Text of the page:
In the women’s all-around competition on June 8, Phan was able to correct her mistakes from qualifications to defend her title as reigning champion. Though she struggled on vault in qualifications, she had the competition of her life in finals, beginning with a clean DTY for a 14.6 and continuing her lead straight to the end. On bars, she suffered from a number of short handstands and a dead hang but managed to nail her double front dismount for an 11.9. Her beam routine was solid aside from a huge wobble after her bhs layout series, though managing her nerves, Phan finished with a hit double pike for a 13.5, at this point leading the field by a huge 1.8 margin. Her final routine on floor was a personal best for her, and garnered a 13.75 leaving her with a grand total of 53.650. Phan was all smiles after hitting her final tumbling pass and celebrated by taking photos with other competitors.

Second place went to Abdul Hadi of Malaysia, who started off with a stuck FTY for a 13.75, though bars and beam would cause her trouble. Her bars routine was solid and had great momentum but she fell on her double pike dismount earning a 12.3. Beam began beautifully with a clean side somi and nicely extended leaps, but her bhs back tuck combination was off-center and resulted in a fall. She recovered well and hit a wonderful y-turn for a 12.05before delivering an expressive routine on floor, including a stuck double back tuck and solid double y-turn. She stumbled on her final pass, a 2.5 twist, leaving her with a 13.75 and a total of 51.850 for silver.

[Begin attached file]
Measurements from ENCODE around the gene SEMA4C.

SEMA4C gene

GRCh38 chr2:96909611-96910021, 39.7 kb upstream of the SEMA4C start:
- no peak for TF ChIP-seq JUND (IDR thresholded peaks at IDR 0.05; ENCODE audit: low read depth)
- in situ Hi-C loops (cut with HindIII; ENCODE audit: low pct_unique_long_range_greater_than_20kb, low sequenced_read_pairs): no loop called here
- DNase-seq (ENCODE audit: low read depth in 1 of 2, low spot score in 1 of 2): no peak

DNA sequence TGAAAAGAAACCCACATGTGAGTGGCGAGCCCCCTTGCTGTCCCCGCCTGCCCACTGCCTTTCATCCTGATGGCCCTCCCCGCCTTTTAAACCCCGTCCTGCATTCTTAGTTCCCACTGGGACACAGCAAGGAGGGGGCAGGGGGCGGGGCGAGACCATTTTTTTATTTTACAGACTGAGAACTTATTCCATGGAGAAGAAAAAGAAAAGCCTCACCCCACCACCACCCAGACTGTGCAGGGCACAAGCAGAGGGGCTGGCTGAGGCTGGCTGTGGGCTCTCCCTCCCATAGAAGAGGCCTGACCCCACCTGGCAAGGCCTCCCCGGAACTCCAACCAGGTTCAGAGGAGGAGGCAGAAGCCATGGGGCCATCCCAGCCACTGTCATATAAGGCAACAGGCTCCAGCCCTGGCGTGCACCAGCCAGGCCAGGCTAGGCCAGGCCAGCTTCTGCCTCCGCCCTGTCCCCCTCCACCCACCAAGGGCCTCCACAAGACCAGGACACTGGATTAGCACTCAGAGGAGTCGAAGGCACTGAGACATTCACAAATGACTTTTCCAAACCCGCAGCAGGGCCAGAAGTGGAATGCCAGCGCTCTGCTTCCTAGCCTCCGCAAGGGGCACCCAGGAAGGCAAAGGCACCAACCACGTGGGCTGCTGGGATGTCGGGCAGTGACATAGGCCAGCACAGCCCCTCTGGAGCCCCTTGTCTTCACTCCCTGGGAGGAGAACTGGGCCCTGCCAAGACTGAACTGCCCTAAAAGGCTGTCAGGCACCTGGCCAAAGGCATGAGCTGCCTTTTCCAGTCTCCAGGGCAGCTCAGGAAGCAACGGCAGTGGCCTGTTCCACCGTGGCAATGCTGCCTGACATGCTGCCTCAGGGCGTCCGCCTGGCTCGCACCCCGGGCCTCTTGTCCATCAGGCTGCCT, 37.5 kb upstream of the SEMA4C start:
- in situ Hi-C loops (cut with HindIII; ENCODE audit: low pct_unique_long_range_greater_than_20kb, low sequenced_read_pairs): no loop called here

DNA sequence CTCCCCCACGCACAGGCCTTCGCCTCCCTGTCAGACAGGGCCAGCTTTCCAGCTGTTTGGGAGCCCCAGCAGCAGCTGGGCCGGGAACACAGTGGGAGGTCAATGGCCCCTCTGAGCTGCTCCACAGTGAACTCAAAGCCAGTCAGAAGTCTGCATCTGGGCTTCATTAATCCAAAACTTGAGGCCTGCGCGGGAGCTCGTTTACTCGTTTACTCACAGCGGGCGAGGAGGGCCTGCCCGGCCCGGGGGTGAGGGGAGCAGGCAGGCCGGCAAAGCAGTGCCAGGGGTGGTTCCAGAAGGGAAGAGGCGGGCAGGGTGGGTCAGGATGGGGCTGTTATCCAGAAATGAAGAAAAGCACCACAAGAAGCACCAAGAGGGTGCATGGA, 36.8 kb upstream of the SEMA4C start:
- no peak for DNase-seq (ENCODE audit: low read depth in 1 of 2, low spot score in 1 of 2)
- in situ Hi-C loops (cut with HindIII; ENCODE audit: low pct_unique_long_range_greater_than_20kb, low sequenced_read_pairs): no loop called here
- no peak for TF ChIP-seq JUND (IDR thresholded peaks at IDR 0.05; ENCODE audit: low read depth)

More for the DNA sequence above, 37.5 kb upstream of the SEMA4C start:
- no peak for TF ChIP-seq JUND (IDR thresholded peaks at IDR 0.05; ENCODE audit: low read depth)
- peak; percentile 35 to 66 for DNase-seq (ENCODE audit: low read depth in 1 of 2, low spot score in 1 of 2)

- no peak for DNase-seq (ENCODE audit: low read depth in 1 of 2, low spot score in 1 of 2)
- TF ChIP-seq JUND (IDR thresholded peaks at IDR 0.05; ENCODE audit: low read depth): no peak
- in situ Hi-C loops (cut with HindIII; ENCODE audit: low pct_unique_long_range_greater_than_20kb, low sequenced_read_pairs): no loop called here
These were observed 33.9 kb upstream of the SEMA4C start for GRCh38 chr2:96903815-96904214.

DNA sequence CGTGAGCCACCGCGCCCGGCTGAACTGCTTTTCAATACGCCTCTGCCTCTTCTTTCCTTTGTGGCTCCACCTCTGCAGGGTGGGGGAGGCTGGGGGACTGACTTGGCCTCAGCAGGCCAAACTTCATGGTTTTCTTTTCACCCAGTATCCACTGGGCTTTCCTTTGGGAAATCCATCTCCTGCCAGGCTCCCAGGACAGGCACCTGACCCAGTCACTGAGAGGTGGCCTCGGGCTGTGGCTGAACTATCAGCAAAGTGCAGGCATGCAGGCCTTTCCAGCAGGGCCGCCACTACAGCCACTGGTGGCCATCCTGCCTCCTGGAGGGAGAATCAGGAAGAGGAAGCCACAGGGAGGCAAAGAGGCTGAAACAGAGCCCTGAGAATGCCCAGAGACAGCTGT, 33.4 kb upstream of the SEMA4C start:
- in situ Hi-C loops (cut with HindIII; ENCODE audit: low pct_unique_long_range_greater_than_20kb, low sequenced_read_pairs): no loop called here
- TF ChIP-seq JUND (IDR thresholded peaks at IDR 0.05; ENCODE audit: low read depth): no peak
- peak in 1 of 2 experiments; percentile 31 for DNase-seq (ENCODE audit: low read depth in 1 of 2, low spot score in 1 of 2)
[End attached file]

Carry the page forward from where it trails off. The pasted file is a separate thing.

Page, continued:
Singapore’s Nadine Joy Nathan managed to secure the bronze in front of the home crowd, sliding just six tenths ahead of the Philippines’ Ava Verdeflor. Nathan began on vault with an FTY with just a few hops to earn a 13.55. Her bar routine bumped her into third position and she managed some beautiful handstands there for a 12.1. On beam, she fell on her bhs loso series and took a number of steps on her 1.5 dismount but was able to get close to Abdul Hadi in the standings, as she also counted a fall. She rallied on floor, receiving a 13.25 with a nice 2.5 twist to finish, and ended with a total of 51.000 for third place.

Missing out on the medals were Verdeflor and Irfanalutfi. Despite qualifying in seventh, Verdeflor proved to be a strong medal contender after two great rotations on bars and beam. Her choreography on floor was engaging and showed clean tumbling, but her low landing on vault left her just shy of the podium with a 50.400 total. Irfanalutfi fell on her 2.5 on floor and her bhs back tuck series on beam, though demonstrated a stuck front tuck half on vault and attempted a triple y-turn on floor, a routine with beautiful dance elements and choreography. She finished in fifth place with a 49.600 total.